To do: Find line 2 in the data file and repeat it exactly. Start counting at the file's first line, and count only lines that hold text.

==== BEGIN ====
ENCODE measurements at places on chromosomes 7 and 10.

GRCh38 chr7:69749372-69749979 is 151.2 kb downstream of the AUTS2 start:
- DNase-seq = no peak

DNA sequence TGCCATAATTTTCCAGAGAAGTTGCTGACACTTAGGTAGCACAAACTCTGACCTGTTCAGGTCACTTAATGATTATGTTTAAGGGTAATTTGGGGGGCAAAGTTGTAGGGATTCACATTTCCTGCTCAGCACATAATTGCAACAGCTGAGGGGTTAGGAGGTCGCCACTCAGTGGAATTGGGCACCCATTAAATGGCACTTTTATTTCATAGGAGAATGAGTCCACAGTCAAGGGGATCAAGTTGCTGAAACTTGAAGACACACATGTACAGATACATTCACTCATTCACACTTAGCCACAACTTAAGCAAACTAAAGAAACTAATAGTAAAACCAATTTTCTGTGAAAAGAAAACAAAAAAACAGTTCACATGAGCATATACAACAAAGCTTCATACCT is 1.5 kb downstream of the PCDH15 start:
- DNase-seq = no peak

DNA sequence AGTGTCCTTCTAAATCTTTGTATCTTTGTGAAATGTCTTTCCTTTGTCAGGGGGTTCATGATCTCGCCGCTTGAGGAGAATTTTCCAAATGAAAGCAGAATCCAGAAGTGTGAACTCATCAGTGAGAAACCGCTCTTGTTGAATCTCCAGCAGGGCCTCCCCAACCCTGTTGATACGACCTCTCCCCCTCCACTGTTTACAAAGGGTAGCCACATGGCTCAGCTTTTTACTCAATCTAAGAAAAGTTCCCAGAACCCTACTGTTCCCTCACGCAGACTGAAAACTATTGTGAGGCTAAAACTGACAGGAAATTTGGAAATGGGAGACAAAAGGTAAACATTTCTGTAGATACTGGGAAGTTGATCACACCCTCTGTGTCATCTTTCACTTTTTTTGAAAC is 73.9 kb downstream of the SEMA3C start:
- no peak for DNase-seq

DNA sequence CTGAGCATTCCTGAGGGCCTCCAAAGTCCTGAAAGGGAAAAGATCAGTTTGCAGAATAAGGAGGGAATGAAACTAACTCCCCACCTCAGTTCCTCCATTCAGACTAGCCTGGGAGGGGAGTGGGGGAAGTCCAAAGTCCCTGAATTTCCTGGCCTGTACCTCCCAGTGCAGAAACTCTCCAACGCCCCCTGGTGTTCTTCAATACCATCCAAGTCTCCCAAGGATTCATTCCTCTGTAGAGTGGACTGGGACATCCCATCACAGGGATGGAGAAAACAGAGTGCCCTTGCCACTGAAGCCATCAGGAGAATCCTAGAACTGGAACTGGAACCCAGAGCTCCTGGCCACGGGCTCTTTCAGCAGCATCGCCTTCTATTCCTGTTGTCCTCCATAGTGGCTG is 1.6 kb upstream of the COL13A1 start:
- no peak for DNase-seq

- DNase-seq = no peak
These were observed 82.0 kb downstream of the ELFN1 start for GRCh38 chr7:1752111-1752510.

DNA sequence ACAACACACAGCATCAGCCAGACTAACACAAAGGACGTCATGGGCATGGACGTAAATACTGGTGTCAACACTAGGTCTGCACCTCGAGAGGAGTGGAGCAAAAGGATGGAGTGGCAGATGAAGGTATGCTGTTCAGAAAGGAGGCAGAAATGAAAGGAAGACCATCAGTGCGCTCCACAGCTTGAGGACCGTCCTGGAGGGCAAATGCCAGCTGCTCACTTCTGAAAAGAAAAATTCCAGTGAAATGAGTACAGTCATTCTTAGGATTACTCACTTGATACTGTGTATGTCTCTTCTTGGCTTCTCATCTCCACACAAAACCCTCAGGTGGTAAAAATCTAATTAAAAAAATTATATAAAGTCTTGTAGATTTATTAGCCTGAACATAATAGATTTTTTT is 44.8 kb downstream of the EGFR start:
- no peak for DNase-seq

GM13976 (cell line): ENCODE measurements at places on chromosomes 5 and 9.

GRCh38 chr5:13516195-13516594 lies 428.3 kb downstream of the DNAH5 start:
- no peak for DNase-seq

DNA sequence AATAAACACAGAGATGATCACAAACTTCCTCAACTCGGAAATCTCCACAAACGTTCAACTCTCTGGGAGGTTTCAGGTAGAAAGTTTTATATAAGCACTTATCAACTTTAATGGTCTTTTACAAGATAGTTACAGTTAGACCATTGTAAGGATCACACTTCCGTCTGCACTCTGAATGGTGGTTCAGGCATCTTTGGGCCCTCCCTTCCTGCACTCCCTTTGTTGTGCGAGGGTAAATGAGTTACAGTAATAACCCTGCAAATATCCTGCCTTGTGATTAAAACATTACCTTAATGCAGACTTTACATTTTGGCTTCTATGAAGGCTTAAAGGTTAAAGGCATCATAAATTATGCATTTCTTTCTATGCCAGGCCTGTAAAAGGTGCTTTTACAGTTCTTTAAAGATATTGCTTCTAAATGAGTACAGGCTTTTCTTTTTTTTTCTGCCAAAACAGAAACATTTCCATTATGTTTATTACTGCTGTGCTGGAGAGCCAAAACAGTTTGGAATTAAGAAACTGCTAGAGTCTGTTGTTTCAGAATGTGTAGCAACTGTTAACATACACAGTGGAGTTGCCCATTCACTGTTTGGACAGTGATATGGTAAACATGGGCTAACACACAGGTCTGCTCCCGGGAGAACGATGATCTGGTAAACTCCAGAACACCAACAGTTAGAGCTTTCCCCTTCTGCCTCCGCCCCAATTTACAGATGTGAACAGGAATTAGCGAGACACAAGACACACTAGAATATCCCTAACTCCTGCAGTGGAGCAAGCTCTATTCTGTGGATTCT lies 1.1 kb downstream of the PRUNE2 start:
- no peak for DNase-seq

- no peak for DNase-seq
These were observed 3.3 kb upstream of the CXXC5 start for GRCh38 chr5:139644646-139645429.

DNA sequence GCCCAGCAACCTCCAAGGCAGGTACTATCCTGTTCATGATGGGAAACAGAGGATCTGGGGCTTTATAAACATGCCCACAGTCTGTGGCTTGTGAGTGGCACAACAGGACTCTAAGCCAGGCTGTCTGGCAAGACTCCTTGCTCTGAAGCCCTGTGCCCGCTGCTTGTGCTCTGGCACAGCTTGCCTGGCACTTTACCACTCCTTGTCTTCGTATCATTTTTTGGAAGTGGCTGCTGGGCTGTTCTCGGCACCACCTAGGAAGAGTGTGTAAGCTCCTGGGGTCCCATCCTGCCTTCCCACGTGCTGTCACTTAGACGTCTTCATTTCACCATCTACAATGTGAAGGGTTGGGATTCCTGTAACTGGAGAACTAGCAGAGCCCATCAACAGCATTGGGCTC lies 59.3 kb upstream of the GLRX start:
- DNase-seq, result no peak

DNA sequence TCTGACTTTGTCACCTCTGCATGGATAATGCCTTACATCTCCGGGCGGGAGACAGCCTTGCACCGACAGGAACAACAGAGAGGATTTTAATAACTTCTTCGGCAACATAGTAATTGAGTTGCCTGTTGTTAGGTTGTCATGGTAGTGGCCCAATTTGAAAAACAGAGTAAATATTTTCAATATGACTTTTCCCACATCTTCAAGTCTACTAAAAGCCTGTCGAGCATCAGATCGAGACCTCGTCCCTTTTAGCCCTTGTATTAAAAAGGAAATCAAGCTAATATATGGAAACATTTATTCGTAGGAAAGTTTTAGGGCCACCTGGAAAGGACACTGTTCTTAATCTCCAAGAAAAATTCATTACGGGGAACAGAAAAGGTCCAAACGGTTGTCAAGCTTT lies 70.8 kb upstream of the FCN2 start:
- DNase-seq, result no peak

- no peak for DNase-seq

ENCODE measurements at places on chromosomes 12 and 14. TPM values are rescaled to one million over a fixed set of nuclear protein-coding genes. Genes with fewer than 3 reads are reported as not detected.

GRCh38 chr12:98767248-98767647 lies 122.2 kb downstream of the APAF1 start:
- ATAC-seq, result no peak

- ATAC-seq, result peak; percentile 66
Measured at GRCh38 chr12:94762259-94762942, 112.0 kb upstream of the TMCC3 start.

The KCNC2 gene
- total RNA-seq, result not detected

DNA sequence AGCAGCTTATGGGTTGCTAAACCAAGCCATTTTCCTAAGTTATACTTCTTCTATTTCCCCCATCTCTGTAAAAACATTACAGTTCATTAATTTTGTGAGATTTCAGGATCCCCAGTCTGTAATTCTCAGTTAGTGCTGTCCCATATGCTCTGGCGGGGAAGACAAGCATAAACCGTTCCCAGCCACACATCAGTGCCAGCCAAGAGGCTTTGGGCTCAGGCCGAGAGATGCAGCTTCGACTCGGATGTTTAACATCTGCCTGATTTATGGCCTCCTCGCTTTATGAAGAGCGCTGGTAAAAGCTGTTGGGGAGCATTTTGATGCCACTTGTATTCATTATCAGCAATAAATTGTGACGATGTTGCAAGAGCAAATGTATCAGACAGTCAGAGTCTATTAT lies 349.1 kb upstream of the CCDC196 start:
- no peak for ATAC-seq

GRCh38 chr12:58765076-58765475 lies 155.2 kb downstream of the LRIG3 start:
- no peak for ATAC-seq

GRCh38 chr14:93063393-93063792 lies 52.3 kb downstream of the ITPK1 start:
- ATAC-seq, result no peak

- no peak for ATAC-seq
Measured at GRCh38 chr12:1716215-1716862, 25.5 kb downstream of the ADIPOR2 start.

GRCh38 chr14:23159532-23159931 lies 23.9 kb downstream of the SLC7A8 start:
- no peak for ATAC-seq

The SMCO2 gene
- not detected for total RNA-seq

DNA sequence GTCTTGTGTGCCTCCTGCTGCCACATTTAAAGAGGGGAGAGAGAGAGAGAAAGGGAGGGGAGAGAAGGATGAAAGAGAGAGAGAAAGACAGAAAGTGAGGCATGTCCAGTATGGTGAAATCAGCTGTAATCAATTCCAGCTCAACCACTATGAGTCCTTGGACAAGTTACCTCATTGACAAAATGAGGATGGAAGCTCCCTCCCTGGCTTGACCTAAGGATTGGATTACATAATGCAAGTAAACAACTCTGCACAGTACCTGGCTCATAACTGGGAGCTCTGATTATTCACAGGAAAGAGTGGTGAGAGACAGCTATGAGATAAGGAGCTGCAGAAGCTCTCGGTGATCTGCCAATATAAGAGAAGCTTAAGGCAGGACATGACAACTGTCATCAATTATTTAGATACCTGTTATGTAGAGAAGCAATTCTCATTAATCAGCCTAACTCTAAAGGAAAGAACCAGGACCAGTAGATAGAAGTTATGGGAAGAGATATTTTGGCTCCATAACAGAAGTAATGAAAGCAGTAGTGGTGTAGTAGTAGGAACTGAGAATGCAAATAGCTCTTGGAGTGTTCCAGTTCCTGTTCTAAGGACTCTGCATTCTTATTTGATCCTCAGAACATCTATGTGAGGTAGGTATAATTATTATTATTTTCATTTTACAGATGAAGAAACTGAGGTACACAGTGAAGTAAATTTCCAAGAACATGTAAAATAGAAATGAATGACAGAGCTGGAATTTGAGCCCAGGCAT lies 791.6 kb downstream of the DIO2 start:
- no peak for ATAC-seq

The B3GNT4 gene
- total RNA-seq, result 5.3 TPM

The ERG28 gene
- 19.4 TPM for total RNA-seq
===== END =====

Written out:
GRCh38 chr7:69749372-69749979 is 151.2 kb downstream of the AUTS2 start: